Thursday, August 08, 2013

'Nuff Read: The Chrysalids

"And God created man in his own image. And God decreed that
man should have one body, one head, two arms and two legs:
that each arm should be jointed in two places and end in one hand:
that each hand should have four fingers and one thumb:
that each finger should bear a flat finger-nail... Any creature... that
is not formed thus, is not human."

The Definition of Man in The Chrysalids

When one sets their mind to it, finding a copy of a difficult to locate novel can be a journey in itself. Last summer after reading John Wyndham's Day of the Triffids, I had hoped to follow up this summer by reading another of his novels. One title that came up frequently as a solid successor, and "youth science fiction classic" in its own right, was The Chrysalids. Little did I know that this book (like all of Wyndham's work it appears--including Triffids) was a hard to track down text. After a few days of searching in local book stores (chains and independents), as well as suburban public libraries, I was able to find, with the help of a librarian, a single large print edition in the bowels of our community's largest urban public library.

The cover to the only edition I
could find to borrow or buy
in Rochester, New York!
The post-apocalyptic world of protagonist David Strorm is one in which the slightest physical difference, an extra toe or unusual shape, will result in the plant, animal or human in question being destroyed. This concept is referred to throughout as "The Definition of Man." As the son of a fervent believer in this adopted social norm, David must deal with reconciling this belief-system with his own affection for a young girl, Sophie. David befriends Sophie and her family, whose only "crime" is attempting to hide the fact that she has an extra toe. Inadvertently, Sophie is "outed" by David. From this inciting plot point, Wyndham takes us from the perceived safety of the world with which David is familiar, the Town of Waknuk, on a personal and physical journey to that place he has dreamed of from the beginning: a world of light (Sealand--a newly rechristened New Zealand which has somehow remained isolated enough to survive the alluded to nuclear holocaust). During this journey it is slowly revealed that David himself, may possess difference enough to fear for his own life...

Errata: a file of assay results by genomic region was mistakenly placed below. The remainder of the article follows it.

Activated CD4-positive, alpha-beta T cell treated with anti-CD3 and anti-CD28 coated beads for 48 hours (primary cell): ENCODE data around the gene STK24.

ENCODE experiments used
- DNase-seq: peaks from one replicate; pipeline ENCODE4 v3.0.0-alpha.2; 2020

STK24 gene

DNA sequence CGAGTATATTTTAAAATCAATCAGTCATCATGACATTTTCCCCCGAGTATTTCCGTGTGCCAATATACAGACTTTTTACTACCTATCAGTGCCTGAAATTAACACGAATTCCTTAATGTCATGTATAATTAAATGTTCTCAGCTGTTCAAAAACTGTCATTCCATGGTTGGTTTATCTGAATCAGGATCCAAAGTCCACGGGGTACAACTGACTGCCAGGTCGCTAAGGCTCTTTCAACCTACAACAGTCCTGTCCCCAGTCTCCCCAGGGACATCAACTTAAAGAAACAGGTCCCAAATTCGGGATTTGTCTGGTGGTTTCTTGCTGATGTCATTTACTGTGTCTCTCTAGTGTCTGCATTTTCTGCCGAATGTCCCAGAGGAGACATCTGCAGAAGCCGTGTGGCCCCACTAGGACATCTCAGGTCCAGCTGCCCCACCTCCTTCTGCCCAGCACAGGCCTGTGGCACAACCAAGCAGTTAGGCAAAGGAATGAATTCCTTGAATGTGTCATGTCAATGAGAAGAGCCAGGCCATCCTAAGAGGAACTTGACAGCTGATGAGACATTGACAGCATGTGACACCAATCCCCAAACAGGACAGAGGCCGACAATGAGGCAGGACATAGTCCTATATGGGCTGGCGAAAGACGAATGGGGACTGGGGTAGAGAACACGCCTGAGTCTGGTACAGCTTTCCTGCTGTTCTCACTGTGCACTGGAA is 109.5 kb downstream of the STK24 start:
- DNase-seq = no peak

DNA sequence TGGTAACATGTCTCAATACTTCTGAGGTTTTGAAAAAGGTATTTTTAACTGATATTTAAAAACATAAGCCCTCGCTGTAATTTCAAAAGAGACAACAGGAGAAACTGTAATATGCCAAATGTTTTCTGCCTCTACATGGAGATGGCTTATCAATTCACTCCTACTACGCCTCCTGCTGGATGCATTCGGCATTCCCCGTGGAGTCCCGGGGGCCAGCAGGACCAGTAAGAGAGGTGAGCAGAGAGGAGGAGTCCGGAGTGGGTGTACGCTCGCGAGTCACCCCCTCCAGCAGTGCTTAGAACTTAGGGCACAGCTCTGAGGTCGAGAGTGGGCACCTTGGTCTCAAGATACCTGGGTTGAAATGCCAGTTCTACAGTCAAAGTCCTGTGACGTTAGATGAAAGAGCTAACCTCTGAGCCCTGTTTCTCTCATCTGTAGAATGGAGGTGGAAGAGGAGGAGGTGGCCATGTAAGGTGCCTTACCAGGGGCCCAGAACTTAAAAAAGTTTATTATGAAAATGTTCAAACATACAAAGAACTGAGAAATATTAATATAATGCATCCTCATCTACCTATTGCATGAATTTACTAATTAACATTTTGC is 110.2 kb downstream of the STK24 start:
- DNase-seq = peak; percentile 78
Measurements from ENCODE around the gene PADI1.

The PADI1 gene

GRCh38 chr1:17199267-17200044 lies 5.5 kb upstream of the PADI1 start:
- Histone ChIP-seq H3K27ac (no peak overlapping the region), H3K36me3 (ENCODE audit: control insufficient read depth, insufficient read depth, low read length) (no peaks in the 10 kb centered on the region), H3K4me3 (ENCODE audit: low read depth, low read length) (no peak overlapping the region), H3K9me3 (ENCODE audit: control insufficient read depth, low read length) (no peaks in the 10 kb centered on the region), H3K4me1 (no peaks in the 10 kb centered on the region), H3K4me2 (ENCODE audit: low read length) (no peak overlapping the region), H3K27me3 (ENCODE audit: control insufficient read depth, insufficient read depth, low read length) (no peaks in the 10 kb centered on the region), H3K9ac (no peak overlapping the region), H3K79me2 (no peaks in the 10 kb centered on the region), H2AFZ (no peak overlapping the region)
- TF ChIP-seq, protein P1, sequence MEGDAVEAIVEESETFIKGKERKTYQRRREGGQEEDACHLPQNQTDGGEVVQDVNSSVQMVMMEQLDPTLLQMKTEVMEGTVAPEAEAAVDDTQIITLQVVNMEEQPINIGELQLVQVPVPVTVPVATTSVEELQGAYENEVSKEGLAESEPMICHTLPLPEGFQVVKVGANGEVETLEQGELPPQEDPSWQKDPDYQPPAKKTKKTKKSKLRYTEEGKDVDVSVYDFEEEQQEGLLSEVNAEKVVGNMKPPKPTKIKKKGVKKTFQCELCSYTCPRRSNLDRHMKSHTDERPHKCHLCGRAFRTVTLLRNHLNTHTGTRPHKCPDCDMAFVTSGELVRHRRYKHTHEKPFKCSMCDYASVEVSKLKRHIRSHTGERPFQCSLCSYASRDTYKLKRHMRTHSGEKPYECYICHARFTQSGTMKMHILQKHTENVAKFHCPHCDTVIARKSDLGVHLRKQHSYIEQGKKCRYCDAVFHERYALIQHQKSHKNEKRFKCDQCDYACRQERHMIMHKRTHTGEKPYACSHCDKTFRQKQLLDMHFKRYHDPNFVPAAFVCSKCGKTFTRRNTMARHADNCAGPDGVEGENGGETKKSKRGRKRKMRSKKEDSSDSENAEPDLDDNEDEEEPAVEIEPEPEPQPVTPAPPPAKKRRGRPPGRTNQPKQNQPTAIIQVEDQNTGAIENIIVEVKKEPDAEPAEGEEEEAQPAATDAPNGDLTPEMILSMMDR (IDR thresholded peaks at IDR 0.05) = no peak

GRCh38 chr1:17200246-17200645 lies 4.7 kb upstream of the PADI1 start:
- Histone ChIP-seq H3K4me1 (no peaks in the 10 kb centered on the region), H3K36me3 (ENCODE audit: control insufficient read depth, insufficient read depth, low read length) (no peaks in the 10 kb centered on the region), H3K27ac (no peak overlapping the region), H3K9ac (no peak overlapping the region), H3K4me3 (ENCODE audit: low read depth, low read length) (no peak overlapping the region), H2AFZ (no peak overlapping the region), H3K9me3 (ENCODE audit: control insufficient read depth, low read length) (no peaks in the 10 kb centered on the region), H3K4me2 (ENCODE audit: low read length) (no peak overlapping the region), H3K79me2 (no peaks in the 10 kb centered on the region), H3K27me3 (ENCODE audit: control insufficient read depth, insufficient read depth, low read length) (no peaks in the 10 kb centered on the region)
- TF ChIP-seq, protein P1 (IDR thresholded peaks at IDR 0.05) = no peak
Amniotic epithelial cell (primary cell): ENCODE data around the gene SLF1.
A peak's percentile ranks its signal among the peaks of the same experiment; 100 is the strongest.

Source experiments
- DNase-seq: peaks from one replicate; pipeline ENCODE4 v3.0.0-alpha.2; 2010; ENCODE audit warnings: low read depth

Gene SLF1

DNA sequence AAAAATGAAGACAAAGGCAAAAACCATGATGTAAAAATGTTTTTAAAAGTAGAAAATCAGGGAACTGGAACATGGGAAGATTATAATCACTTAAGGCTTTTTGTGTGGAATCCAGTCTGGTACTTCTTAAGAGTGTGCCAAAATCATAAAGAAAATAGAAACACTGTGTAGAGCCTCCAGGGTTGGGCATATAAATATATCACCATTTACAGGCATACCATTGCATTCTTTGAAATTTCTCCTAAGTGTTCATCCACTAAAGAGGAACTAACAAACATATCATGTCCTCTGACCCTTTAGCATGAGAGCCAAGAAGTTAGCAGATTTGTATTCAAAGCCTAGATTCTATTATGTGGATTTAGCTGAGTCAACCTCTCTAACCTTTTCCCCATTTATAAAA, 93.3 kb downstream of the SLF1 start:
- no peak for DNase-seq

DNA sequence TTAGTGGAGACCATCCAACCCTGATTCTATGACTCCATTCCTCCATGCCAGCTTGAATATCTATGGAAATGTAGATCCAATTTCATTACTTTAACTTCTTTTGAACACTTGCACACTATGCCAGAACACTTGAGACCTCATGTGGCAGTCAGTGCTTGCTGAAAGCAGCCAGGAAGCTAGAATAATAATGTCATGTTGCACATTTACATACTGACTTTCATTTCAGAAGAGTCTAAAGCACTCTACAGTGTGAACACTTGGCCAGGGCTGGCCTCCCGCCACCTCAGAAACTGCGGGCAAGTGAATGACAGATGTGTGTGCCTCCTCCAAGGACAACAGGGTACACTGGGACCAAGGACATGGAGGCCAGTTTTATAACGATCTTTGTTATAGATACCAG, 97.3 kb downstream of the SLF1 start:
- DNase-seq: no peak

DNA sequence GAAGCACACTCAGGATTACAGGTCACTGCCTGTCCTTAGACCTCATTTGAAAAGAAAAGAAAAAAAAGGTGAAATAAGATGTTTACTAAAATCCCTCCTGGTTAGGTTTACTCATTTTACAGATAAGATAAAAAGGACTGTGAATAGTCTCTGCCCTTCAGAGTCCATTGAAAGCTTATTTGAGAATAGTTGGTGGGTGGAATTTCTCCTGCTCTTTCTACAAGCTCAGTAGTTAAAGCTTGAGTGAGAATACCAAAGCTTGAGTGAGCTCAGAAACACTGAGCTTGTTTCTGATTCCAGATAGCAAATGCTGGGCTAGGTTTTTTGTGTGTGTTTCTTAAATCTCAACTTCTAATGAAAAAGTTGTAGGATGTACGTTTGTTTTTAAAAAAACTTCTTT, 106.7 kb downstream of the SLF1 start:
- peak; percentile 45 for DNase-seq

It is difficult for me not to consider this book in the shadow of Triffids. Both are engaging sci-fi, the overall impact of which is only slightly diminished by those who are more well read, because many authors who have followed Wyndham cherry-picked plot point or concepts. Where The Chrysalids is very different from Triffids is in imbuing some characters, including David, with a level of precognition and telepathy that makes for a less grounded, or "realistic" read. Where both are frighteningly realistic in their depictions of base human behavior, Chrysalids is clearly a "young adult" book while Triffids may skew to the older reader.

The Chrysalids has seen a resurgence of popularity in some high schools. After reading the novel, the reason for this resurgent popularity was not difficult to see, and the same reading also revealed some reasons why this book will likely not to be added to the approved reading list at the relatively conservative school distinct in which I teach. With the timely, and appealing, theme of societies ruled by dogmatism this is unfortunate, and I suppose in the minds of some, dangerous. (Check out Edwin Frank's article "Where Even Gifts are Censored" for a compelling take.) Because this book is clearly Science-Fiction, and therefore a genre in school that is only acceptable if derivative of sparkling vampires or lesser watered down updates, I will simply need to suggest it in class for those adventurous readers who wish to seek out the source for many more modern plot points.

Pieces of the philosophy behind Marvel Comics X-Men series' are here, too, and for some this may be the hook that prompts them to read. Like the better X-men comic books, Chrysalids is ripe with social commentary that is just as relevant (and therefore dangerous) as it was during its success in the late 1950s. I highly recommend this to young readers, and especially to the young adult reader who has a grasp on history and current affairs, as they will see the deeper satirical intention that Wyndham had in mind.

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